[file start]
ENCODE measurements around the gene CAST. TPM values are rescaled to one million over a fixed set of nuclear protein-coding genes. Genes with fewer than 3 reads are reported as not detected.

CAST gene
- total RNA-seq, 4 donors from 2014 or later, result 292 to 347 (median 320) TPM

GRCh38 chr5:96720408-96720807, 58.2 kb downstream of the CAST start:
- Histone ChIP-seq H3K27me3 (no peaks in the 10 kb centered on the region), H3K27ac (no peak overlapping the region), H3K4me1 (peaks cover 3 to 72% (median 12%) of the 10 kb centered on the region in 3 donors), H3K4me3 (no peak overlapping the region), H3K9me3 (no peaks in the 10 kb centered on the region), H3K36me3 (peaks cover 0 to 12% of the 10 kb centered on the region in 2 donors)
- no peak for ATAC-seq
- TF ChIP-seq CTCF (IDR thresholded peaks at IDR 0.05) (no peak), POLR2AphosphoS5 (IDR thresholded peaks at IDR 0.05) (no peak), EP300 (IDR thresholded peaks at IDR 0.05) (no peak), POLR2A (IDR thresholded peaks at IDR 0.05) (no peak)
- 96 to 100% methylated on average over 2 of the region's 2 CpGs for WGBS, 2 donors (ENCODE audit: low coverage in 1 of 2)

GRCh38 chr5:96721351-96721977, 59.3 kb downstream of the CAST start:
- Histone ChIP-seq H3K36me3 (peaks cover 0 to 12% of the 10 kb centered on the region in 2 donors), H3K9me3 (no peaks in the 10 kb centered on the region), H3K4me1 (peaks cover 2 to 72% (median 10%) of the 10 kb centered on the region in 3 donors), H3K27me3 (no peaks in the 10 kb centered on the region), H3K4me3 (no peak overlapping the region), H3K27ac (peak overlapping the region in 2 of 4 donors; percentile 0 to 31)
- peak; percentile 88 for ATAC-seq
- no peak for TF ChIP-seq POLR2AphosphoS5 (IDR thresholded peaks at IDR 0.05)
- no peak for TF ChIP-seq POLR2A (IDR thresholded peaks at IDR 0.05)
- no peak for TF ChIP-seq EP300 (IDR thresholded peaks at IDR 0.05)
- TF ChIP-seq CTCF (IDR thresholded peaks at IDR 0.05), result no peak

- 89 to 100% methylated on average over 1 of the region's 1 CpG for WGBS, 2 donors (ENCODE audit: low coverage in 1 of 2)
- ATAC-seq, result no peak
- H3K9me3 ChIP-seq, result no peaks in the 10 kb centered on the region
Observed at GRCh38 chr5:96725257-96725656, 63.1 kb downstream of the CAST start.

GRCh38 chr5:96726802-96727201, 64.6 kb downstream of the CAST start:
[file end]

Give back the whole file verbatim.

ENCODE measurements around the gene CAST. TPM values are rescaled to one million over a fixed set of nuclear protein-coding genes. Genes with fewer than 3 reads are reported as not detected.

CAST gene
- total RNA-seq, 4 donors from 2014 or later, result 292 to 347 (median 320) TPM

GRCh38 chr5:96720408-96720807, 58.2 kb downstream of the CAST start:
- Histone ChIP-seq H3K27me3 (no peaks in the 10 kb centered on the region), H3K27ac (no peak overlapping the region), H3K4me1 (peaks cover 3 to 72% (median 12%) of the 10 kb centered on the region in 3 donors), H3K4me3 (no peak overlapping the region), H3K9me3 (no peaks in the 10 kb centered on the region), H3K36me3 (peaks cover 0 to 12% of the 10 kb centered on the region in 2 donors)
- no peak for ATAC-seq
- TF ChIP-seq CTCF (IDR thresholded peaks at IDR 0.05) (no peak), POLR2AphosphoS5 (IDR thresholded peaks at IDR 0.05) (no peak), EP300 (IDR thresholded peaks at IDR 0.05) (no peak), POLR2A (IDR thresholded peaks at IDR 0.05) (no peak)
- 96 to 100% methylated on average over 2 of the region's 2 CpGs for WGBS, 2 donors (ENCODE audit: low coverage in 1 of 2)

GRCh38 chr5:96721351-96721977, 59.3 kb downstream of the CAST start:
- Histone ChIP-seq H3K36me3 (peaks cover 0 to 12% of the 10 kb centered on the region in 2 donors), H3K9me3 (no peaks in the 10 kb centered on the region), H3K4me1 (peaks cover 2 to 72% (median 10%) of the 10 kb centered on the region in 3 donors), H3K27me3 (no peaks in the 10 kb centered on the region), H3K4me3 (no peak overlapping the region), H3K27ac (peak overlapping the region in 2 of 4 donors; percentile 0 to 31)
- peak; percentile 88 for ATAC-seq
- no peak for TF ChIP-seq POLR2AphosphoS5 (IDR thresholded peaks at IDR 0.05)
- no peak for TF ChIP-seq POLR2A (IDR thresholded peaks at IDR 0.05)
- no peak for TF ChIP-seq EP300 (IDR thresholded peaks at IDR 0.05)
- TF ChIP-seq CTCF (IDR thresholded peaks at IDR 0.05), result no peak

- 89 to 100% methylated on average over 1 of the region's 1 CpG for WGBS, 2 donors (ENCODE audit: low coverage in 1 of 2)
- ATAC-seq, result no peak
- H3K9me3 ChIP-seq, result no peaks in the 10 kb centered on the region
Observed at GRCh38 chr5:96725257-96725656, 63.1 kb downstream of the CAST start.

GRCh38 chr5:96726802-96727201, 64.6 kb downstream of the CAST start: